What Will the Outcome of the US Election Mean for the American Left?

by Micah Uetricht

19 October 2020

Over the past four years, the American left has been reborn. The rising anger at exploding inequality, indebtedness and general misery in the country found a political expression in Bernie Sanders’s two presidential campaigns.

Those campaigns produced the rise of an American socialist movement for the first time in half a century through the Democratic Socialists of America (DSA), along with likeminded groups like the Sunrise Movement, a principal force advocating for a Green New Deal, and the progressive electoral group Justice Democrats.

Before Sanders’s presidential campaign, he was the only self-identified socialist in congress — with few to be found in state and local offices. Now, DSA members like Reps. Alexandria Ocasio-Cortez and Rashida Tlaib have been elected to the House of Representatives, while around 100 socialists have won office further down the ticket: six socialists on the Chicago city council, Julia Salazar and Jabari Brisport in the New York state senate, Lee Carter in the Virginia state legislature, along with many others.

Meanwhile, DSA has worked in coalition with a wide range of organisations on numerous campaigns for labour unions, affordable housing, climate change, immigrant rights and every other major issue in American politics today.

But as heartening as that rebirth is, nobody should get carried away. The left has come a long way since 2016, but it’s a long way from almost nothing. As historian Matt Karp puts it: “The left, after Bernie, has finally grown just strong enough to know how weak it really is.”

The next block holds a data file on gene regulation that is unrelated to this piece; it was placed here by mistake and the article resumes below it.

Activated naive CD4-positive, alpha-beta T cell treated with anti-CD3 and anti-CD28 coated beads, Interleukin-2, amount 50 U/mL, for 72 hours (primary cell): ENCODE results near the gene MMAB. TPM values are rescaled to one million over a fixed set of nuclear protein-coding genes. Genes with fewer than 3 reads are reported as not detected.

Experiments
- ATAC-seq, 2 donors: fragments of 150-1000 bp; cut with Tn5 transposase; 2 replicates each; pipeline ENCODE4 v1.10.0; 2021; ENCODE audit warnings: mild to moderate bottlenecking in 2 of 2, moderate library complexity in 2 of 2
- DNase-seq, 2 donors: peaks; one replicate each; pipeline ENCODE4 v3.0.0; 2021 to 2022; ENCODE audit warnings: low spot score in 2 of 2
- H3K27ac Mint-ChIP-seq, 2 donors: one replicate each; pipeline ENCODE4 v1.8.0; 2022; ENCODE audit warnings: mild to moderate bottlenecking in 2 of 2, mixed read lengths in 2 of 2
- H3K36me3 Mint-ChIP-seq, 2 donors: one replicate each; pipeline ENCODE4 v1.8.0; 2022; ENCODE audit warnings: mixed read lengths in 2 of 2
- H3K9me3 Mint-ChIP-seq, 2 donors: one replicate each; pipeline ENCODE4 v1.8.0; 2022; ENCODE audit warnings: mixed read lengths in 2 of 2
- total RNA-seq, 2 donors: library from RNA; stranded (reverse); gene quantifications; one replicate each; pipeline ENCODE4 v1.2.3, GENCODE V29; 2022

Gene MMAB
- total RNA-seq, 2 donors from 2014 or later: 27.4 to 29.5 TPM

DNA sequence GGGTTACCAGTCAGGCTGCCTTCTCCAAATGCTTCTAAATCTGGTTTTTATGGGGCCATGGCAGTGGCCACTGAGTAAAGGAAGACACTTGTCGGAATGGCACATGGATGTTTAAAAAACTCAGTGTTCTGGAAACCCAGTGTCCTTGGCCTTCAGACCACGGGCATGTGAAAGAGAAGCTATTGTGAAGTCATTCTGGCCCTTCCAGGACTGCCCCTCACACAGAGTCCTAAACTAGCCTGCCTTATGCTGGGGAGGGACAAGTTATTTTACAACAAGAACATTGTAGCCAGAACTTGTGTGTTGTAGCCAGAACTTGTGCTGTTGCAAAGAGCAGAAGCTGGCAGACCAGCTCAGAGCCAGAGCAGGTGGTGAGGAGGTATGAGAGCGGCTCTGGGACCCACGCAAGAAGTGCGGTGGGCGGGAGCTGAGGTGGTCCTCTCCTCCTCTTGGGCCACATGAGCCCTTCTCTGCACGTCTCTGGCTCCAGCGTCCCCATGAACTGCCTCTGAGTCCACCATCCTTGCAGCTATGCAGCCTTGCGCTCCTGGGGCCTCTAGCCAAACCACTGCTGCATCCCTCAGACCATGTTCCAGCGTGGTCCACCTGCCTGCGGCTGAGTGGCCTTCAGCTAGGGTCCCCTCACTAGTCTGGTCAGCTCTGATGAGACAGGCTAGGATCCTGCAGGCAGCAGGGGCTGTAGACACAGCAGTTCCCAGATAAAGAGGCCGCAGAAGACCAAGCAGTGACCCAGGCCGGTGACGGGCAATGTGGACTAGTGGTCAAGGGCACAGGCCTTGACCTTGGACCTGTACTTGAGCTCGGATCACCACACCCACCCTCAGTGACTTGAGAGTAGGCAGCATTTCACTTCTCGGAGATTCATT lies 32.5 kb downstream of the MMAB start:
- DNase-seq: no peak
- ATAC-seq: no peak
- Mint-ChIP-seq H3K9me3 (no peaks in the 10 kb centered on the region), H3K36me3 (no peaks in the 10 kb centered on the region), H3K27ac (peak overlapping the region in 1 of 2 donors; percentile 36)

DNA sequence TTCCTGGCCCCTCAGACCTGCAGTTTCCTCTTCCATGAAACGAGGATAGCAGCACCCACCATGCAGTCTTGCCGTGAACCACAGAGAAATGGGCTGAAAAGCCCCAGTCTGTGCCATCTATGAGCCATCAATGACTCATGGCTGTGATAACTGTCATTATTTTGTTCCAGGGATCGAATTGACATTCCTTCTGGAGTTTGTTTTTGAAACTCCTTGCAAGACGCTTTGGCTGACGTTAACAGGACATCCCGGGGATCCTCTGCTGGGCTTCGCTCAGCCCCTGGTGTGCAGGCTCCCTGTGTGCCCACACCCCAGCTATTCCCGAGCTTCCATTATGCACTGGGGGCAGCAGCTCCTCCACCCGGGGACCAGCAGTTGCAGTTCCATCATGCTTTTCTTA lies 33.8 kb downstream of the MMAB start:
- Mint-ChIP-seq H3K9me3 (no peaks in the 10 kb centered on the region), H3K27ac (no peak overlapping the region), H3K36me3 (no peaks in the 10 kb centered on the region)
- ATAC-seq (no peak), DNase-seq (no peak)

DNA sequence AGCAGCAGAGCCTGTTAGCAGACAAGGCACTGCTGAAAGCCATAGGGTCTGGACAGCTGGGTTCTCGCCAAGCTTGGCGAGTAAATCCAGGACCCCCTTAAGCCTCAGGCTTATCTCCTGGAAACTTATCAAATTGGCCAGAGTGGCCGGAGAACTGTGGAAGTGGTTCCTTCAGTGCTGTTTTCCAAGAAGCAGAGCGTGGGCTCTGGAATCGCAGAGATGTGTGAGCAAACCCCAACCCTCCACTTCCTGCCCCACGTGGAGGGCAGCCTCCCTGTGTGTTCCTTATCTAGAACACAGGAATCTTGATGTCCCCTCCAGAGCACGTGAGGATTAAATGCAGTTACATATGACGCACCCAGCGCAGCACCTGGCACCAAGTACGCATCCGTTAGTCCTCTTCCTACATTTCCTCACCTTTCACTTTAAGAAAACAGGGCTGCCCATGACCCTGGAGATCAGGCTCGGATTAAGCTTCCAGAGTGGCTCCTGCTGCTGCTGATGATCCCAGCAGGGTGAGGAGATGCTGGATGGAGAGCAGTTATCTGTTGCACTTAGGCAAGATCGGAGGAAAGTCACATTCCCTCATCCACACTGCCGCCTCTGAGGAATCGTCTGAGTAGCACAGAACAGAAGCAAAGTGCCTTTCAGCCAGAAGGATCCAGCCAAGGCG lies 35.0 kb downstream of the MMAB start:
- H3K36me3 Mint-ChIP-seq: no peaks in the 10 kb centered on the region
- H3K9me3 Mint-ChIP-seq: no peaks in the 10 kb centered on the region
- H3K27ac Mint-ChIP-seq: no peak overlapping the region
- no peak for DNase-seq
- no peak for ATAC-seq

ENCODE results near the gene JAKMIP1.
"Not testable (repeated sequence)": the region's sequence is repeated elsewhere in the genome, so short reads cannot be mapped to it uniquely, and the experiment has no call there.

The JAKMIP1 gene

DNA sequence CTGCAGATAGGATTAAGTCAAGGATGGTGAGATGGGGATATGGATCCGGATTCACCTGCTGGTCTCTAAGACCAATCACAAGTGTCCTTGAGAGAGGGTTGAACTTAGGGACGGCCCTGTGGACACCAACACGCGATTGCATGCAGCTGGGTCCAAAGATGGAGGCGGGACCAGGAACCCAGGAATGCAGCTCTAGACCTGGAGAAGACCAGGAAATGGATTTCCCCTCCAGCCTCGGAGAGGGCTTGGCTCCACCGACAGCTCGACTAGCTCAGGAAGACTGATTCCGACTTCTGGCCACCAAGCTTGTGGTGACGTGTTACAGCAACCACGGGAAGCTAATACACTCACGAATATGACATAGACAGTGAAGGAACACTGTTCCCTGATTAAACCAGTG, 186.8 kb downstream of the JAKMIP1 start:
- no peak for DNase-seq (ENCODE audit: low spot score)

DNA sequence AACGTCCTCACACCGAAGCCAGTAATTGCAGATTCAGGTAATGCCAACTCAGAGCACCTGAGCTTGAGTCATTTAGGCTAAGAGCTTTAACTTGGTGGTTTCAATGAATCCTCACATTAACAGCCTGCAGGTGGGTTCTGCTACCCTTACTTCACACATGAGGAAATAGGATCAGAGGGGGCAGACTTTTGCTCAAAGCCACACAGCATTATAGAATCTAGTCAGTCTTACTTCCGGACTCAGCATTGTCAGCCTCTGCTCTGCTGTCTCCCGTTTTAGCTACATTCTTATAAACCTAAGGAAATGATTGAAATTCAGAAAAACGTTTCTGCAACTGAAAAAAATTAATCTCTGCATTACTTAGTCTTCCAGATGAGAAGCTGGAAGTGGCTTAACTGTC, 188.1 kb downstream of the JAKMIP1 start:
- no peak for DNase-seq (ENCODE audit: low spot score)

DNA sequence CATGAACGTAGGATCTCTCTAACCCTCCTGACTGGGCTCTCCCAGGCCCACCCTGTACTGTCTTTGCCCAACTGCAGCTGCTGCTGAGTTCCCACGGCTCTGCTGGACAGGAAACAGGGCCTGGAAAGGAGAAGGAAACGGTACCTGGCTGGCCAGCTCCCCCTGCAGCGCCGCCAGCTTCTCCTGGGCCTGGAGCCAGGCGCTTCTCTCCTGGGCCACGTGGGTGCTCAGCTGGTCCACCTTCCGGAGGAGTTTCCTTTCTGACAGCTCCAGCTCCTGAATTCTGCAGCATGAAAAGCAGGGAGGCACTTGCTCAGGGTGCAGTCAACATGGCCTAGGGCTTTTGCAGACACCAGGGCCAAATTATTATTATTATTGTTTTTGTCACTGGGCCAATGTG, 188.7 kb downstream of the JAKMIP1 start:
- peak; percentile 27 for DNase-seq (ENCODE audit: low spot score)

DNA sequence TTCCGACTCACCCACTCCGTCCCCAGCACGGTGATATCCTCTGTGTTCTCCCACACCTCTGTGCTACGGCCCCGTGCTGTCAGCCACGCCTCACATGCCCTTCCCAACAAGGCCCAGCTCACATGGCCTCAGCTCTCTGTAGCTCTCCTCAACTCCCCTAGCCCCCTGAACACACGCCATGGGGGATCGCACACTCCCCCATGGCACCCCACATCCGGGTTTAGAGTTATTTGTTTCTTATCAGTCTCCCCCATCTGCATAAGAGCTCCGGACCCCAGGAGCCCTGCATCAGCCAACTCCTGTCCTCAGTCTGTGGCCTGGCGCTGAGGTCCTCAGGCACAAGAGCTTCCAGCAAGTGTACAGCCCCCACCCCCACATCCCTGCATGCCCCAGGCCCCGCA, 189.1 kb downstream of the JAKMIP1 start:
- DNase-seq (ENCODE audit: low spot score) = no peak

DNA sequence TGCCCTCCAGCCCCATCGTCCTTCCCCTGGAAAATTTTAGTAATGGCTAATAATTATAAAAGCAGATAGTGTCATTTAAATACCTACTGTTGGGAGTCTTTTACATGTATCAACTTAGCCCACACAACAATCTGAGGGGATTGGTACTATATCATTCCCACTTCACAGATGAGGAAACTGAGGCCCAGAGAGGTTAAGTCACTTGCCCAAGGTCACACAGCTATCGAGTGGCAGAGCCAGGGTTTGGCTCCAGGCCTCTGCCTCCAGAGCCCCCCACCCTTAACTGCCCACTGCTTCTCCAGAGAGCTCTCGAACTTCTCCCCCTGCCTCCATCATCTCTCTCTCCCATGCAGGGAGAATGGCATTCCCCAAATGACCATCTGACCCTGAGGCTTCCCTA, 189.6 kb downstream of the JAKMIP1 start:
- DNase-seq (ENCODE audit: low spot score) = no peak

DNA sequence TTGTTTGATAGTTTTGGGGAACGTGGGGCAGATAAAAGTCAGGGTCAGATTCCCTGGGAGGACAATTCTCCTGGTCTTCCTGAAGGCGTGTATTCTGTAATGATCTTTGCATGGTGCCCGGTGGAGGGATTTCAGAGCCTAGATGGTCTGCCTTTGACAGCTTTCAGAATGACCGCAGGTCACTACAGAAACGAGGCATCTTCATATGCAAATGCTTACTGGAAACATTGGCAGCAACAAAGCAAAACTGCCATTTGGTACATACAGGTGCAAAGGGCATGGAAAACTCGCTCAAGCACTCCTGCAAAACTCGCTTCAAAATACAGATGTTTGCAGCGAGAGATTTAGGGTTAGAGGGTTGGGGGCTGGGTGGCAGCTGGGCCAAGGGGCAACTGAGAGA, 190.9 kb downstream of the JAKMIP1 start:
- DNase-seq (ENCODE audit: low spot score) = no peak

No matter which candidate wins in next month’s presidential election, this reborn left won’t disappear. But the outcome will determine the terrain they will fight on.

Yesterday’s man, today.

At this point, the race’s most likely outcome is a Joe Biden victory. Any electoral prognosticator winces at articulating this, given that Hillary Clinton’s victory was also considered the most likely outcome in 2016 — and we all know how that turned out. However, with Americans having watched Trump in action for the last four years, capped off with Covid-19 denialism which resulted in his catching it just weeks before the election, all signs point to majorities not liking what they’ve seen.

While a Biden presidency would put the left on far more favourable terrain than under Trump, this isn’t because Biden has any left sympathies. On the contrary, he has been a key figure in nearly every step of the party’s rightward turn over the last half-century, from the Iraq war to the mass incarceration regime to even breaking with the party’s mainstream to flip-flop on abortion rights. In his book Yesterday’s Man: The Case Against Joe Biden, Branko Marcetic even goes as far as to say: “[T]he brand of liberal politics that he and much of the Democratic Party had pursued for decades created the ideal set of circumstances for [Trump] to come to power.”

That said, organising under a Biden presidency would be more favourable to the left for two principal reasons: one, there is little expectation that he will deliver a robust left-wing agenda once in the White House and every expectation sustained popular mobilisations to demand he meet our urgent demands — fights that will only be led by the left — will be required. And two, Biden’s election would pump the brakes on the violent, anti-democratic right that has grown increasingly rabid and unmoored from reality, at Trump’s urging.